It’s Not About the Tradeshow

Too often, suppliers are caught in the trap of putting all of their eggs in the tradeshow basket.  Gone are the days when suppliers will leave a half-day’s work standing on the exhibit hall floor with a stack of RFPs as souvenirs.  Tradeshows have become meet-and-greets, a place to see and be seen, a place for networking, for new ideas, and for reacquainting with friends and colleagues. 

But tradeshows don’t often happen in a vacuum.  More commonly, the tradeshow is just one facet of a larger conference complete with educational sessions, meal functions, networking receptions, and breaks. Suppliers need to embrace that the tradeshow is not the only opportunity to secure business; in fact, these days, of the four other aspects to a conference mentioned above, the tradeshow may be the least likely location at which business is conducted.

Educational sessions at industry conferences are generally geared towards educating the planner on new meeting planning techniques and trades.  For this reason, any savvy supplier who sits in on an educational session, will not only glean the lessons of the day, but they’ll be surrounded by the very planners they hope to capture when standing on the tradeshow floor.  Arrive five minutes before the session and stay five minutes after for increased networking and exposure, and be sure to mingle with your neighbors to your right and left.  Who knows who holds the next meeting for your hotel? 

Ah, the general session breakfast.  Oh that rubber chicken lunch.  If you’re a supplier skipping out on the group meal functions, you’re a fool for two reasons.  For one, food is fuel, and you’ll need it to survive the tradeshow you’ve sunk all of your marketing dollars into.  But more importantly, when asked to pass the salt, you’ll be seasoning the tasteless food of a prospective customer no doubt.  Be the life of your table.  Indeed there will be a mix of suppliers and planners alike at the average ten-top banquet round, but allow your sales personality to shine and make a friend.  That friend whose salad was dressed thanks to your reach might have a holiday party that fits perfectly in your largest ballroom.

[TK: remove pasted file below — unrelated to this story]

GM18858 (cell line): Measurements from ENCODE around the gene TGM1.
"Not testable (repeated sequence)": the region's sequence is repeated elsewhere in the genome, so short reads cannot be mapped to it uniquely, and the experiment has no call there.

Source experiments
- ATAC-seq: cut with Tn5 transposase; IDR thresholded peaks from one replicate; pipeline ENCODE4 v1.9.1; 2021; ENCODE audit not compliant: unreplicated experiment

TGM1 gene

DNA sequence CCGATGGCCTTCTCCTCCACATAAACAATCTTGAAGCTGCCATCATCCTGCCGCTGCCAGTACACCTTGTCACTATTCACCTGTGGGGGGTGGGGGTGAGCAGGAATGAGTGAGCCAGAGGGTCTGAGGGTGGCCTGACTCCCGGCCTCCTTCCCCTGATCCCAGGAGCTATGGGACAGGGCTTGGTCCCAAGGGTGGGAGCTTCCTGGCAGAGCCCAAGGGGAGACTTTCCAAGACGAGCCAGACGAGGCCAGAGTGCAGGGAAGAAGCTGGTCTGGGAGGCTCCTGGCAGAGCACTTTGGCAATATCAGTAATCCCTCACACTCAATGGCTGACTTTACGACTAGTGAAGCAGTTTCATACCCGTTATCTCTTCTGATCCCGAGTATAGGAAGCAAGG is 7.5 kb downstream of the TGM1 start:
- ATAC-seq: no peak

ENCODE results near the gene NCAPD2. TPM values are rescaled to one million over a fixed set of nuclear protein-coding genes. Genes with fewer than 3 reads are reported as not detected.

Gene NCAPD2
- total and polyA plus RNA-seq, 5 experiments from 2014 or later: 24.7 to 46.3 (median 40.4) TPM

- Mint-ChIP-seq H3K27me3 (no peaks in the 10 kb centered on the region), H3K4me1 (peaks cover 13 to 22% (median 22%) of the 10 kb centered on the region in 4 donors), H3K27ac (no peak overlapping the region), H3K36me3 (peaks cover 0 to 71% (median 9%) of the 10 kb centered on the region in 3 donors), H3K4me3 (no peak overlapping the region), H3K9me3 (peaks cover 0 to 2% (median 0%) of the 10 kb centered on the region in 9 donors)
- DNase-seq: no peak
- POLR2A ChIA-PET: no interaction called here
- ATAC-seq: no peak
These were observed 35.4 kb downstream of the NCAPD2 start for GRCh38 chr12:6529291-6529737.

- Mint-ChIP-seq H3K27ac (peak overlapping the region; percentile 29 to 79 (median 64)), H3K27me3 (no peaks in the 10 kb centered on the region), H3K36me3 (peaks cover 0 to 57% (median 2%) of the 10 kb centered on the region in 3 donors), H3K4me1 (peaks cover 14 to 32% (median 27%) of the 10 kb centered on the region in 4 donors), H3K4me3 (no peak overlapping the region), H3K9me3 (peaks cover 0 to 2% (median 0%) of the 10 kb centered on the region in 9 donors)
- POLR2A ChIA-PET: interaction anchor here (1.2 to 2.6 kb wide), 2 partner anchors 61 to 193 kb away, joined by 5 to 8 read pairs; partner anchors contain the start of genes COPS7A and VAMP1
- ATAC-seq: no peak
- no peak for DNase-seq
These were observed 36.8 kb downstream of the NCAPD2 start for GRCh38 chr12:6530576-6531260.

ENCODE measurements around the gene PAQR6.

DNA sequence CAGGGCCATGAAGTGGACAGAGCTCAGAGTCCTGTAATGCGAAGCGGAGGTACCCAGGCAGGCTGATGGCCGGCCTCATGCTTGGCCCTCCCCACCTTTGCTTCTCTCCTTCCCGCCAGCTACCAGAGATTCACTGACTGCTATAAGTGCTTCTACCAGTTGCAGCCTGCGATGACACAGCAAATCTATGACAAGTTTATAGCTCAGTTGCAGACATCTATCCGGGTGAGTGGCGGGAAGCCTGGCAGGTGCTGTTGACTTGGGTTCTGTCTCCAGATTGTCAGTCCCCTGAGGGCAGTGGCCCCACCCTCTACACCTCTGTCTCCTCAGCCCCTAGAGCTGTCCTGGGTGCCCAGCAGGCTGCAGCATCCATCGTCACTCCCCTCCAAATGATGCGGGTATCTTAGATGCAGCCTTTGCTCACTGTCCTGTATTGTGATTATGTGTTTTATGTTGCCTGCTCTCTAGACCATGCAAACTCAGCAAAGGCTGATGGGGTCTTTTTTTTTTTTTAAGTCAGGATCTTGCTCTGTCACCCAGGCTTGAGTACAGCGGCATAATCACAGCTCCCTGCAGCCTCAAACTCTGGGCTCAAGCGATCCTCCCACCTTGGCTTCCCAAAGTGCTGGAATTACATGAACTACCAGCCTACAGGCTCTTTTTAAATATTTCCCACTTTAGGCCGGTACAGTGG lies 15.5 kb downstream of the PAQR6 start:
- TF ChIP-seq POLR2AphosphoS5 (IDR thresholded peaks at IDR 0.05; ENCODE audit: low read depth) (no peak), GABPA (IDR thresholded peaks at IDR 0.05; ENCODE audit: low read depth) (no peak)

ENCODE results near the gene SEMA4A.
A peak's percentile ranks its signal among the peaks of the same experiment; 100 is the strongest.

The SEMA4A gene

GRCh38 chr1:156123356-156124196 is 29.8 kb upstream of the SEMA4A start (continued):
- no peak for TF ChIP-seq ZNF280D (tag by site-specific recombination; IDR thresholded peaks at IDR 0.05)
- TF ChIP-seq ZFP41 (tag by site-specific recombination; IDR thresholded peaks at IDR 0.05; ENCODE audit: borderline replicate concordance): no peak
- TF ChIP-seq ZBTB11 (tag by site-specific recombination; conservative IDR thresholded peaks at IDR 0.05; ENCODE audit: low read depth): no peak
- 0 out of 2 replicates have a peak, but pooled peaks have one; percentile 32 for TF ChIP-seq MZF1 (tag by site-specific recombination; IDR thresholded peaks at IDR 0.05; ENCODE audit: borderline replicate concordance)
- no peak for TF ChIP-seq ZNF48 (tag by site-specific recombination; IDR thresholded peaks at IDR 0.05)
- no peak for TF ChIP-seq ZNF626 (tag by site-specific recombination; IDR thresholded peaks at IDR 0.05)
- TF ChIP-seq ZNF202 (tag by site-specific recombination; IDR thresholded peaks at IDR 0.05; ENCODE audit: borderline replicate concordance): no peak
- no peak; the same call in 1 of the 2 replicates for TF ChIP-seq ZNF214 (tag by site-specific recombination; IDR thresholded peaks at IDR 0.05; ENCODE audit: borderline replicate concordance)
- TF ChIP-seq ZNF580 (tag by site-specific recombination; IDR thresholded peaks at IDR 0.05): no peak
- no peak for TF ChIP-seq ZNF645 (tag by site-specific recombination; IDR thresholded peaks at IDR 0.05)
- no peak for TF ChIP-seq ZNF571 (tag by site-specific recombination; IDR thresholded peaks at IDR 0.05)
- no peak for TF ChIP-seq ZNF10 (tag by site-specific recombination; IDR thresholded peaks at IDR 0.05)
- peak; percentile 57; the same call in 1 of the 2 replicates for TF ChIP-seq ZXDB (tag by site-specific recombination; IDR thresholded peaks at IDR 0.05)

A networking reception at an industry conference should nary be missed because, unlike any of the other events, this one is designed for the very reason you’ve attended the conference.  Mix and mingle by bouncing strategically from one high top to another.  Stand near the dance floor, dance if your skills won’t preclude your ever making another friend, and make sure you watch your cocktail intake.  Staying loose at the networking reception is key, but being sloppy defeats every purpose surrounding the event. 

And finally, please do not ignore the breaks.  More business can be conducted in the narrow prefunction space of the junior ballroom, and in the hotel lobby, and in the elevator, than may be conducted on the floor of the expo.  Take a moment to check your email and voicemail.  Take another to grab a granola bar.  But save the lion’s share of your break time to network with individuals you haven’t already seen.  The time is invaluable and too few suppliers seize these moments.

The tradeshow can’t be ignored.  Certainly, it’s the time when one is most prepared to speak eloquently about their product, to showcase and highlight their advantages, because marketing materials are readily available.  But it’s also the time at which suppliers are most succinctly pitted against their competition, sometimes no more than ten feet away.  And, sadly, it’s also in many cases so overdone, that planners don’t spend the time suppliers had hoped for. 

The irony is, that many suppliers come only for the tradeshow and spend all their marketing dollars on creating the perfect booth.  And if no RFPs were collected while standing in their 10×10 cell, it’s deemed a failure.  Hardly!  The tradeshow is just a wee part of the overall conference and by no means the only place where the investment can be returned.

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